a reference implementation.  The PEP should be reviewed and
    accepted before a reference implementation is begun, unless a
    reference implementation will aid people in studying the PEP.
    Standards Track PEPs must include an implementation - in the form
    of code, patch, or URL to same - before it can be considered
    Final.

    PEP authors are responsible for collecting community feedback on a
    PEP before submitting it for review.  A PEP that has not been
    discussed on python-list at python.org and/or python-dev at python.org
    will not be accepted.  However, wherever possible, long open-ended
    discussions on public mailing lists should be avoided.  A better
    strategy is to encourage public feedback directly to the PEP
    author, who collects and integrates the comments back into the
    PEP.

    Once the authors have completed a PEP, they must inform the PEP
    editor that it is ready for review.  PEPs are reviewed by the BDFL
    and his chosen consultants, who may accept or reject a PEP or send
    it back to the author(s) for revision.

    Once a PEP has been accepted, the reference implementation must be
    completed.  When the reference implementation is complete and
    accepted by the BDFL, the status will be changed to `Final.'

    A PEP can also be assigned status `Deferred.'  The PEP author or
    editor can assign the PEP this status when no progress is being
    made on the PEP.  Once a PEP is deferred, the PEP editor can
    re-assign it to draft status.

    A PEP can also be `Rejected'.  Perhaps after all is said and done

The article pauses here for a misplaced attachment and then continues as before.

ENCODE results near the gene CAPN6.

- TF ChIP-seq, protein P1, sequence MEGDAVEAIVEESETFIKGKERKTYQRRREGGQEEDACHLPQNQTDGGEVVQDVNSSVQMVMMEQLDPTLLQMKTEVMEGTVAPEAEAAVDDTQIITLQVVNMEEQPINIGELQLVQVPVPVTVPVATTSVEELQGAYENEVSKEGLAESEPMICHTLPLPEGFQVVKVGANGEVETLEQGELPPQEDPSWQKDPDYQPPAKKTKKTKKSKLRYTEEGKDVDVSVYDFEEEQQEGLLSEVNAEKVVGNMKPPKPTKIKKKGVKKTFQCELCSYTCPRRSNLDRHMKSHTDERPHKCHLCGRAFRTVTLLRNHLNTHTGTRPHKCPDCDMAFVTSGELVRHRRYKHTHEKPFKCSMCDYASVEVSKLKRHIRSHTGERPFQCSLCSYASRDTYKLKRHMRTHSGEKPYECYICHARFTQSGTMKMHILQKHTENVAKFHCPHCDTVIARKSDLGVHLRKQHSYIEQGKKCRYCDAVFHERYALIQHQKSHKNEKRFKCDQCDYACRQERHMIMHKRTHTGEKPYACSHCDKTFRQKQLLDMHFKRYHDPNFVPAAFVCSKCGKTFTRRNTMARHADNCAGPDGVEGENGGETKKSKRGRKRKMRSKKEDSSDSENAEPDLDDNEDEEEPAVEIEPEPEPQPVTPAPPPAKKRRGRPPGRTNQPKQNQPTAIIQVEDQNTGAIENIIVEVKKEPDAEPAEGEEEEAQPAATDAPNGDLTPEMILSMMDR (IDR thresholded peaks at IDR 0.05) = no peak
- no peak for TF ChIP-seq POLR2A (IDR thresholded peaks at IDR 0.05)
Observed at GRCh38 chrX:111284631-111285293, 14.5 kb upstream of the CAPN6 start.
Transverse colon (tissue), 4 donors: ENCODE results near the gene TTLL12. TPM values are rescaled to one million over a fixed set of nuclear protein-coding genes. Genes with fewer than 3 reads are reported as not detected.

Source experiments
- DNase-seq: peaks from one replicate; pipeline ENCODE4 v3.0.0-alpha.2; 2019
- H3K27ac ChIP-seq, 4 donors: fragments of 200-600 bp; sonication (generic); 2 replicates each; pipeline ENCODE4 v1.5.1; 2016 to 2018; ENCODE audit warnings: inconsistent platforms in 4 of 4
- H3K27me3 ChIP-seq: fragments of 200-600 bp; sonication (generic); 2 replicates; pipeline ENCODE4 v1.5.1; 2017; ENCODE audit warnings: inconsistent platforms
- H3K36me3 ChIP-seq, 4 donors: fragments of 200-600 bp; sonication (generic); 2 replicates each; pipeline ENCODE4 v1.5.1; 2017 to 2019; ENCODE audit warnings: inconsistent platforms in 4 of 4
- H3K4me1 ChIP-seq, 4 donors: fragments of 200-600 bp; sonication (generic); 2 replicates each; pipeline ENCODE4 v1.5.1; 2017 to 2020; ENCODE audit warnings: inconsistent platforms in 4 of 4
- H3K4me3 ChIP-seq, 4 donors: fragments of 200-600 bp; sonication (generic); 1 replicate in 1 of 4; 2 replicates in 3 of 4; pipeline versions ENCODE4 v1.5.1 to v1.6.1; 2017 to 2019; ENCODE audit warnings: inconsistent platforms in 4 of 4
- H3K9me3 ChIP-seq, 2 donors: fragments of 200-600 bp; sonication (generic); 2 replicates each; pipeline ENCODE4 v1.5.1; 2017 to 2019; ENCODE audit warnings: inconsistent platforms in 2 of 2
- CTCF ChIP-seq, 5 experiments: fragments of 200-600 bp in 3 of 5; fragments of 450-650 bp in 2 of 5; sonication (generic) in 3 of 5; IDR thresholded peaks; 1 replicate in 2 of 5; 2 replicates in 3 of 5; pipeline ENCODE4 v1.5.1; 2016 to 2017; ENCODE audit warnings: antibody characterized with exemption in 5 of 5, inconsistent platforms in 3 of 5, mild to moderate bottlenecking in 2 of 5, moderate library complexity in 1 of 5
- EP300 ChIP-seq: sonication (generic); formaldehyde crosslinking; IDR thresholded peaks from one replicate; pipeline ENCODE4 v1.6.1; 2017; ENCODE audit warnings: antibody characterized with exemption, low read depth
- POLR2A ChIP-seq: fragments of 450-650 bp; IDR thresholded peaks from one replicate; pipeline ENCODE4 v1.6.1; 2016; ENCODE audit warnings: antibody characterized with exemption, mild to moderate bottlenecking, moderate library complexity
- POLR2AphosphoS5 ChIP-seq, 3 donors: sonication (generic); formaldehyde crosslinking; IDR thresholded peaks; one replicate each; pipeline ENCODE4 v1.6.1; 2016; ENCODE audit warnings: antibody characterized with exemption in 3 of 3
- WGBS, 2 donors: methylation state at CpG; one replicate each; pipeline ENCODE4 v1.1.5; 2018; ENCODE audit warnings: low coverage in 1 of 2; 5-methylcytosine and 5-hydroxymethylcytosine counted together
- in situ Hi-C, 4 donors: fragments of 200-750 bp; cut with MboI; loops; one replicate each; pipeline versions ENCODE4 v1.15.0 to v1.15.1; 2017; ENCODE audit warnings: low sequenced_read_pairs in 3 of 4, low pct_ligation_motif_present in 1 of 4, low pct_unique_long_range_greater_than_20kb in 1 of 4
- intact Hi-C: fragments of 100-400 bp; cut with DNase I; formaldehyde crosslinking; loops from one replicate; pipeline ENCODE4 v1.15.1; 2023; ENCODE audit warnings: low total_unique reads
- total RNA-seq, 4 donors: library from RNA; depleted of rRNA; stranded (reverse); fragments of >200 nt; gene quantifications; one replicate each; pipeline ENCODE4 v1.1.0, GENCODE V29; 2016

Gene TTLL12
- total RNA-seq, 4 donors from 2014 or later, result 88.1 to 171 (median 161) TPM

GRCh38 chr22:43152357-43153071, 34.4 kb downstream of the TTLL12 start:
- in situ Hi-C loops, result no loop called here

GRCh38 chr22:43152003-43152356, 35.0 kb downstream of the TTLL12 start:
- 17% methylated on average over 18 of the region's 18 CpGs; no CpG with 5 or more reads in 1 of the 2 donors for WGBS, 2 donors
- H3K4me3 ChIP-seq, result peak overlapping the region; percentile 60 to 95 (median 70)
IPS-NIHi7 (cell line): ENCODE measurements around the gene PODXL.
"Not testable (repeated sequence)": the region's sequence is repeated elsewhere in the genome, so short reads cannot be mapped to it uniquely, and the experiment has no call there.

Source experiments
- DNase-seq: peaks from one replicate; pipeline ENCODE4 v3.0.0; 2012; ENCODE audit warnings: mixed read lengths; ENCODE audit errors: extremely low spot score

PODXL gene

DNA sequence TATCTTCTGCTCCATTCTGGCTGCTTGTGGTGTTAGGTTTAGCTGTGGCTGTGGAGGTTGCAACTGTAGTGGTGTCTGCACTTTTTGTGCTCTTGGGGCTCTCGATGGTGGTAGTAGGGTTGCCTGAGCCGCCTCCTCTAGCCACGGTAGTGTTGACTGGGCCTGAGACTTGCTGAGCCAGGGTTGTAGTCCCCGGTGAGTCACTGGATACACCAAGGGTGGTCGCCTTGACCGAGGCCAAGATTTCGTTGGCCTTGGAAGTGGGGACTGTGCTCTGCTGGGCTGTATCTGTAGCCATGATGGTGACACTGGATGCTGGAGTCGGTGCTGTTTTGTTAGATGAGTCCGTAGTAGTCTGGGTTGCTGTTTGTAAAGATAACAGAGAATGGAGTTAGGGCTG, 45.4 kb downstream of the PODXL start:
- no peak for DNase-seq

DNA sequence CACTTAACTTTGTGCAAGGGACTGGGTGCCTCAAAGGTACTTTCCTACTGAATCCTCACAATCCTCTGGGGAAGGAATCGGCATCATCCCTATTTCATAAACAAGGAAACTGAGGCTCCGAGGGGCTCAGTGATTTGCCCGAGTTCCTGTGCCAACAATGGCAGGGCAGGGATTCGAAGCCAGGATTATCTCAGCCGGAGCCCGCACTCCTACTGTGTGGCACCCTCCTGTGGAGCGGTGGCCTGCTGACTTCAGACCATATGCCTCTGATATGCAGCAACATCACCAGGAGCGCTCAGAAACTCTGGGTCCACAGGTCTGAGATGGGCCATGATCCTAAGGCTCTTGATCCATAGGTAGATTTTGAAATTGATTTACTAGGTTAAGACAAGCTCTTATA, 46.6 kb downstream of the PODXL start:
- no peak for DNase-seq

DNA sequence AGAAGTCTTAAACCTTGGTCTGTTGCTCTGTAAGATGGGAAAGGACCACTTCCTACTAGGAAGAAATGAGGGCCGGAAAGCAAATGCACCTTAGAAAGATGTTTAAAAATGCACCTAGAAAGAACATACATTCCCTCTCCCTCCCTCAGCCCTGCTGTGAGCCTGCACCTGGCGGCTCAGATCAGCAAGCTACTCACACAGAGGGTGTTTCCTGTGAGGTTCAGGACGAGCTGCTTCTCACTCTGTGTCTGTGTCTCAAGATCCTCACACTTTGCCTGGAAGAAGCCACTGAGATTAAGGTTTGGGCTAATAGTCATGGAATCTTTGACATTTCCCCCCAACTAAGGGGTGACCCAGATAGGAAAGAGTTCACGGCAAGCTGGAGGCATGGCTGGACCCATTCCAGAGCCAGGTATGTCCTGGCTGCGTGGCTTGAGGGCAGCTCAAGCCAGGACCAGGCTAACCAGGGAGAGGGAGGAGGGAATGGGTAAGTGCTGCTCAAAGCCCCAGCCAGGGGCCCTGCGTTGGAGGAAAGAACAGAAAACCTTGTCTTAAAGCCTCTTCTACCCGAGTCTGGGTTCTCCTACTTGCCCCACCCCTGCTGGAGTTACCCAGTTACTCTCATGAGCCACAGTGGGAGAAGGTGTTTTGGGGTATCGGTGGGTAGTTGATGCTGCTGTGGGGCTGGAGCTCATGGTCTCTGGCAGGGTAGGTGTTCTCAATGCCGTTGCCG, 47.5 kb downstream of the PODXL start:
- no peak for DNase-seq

it was not a good idea.  It is still important to have a record of
    this fact.

    PEPs can also be replaced by a different PEP, rendering the
    original obsolete.  This is intended for Informational PEPs, where
    version 2 of an API can replace version 1.

    PEP work flow is as follows:

        Draft -> Accepted -> Final -> Replaced
          ^
          +----> Rejected
          v
        Deferred

    Some informational PEPs may also have a status of `Active' if they
    are never meant to be completed.  E.g. PEP 1.


What belongs in a successful PEP?

    Each PEP should have the following parts:

    1. Preamble -- RFC822 style headers containing meta-data about the
       PEP, including the PEP number, a short descriptive title, the
       names contact info for each author, etc.

    2. Abstract -- a short (~200 word) description of the technical
       issue being addressed.

    3. Copyright/public domain -- Each PEP must either be explicitly
       labelled in the public domain or the Open Publication
       License[4].

    4. Specification -- The technical specification should describe
       the syntax and semantics of any new language feature.  The
       specification should be detailed enough to allow competing,
       interoperable implementations for any of the current Python
       platforms (CPython, JPython, Python .NET).

    5. Rationale -- The rationale fleshes out the specification by
       describing what motivated the design and why particular design
       decisions were made.  It should describe alternate designs that
       were considered and related work, e.g. how the feature is
       supported in other languages.

       The rationale should provide evidence of consensus within the
       community and discuss important objections or concerns raised
       during discussion.

    6. Reference Implementation -- The reference implementation must
       be completed before any PEP is given status 'Final,' but it
       need not be completed before the PEP is accepted.  It is better
       to finish the specification and rationale first and reach
       consensus on it before writing code.

       The final implementation must include test code and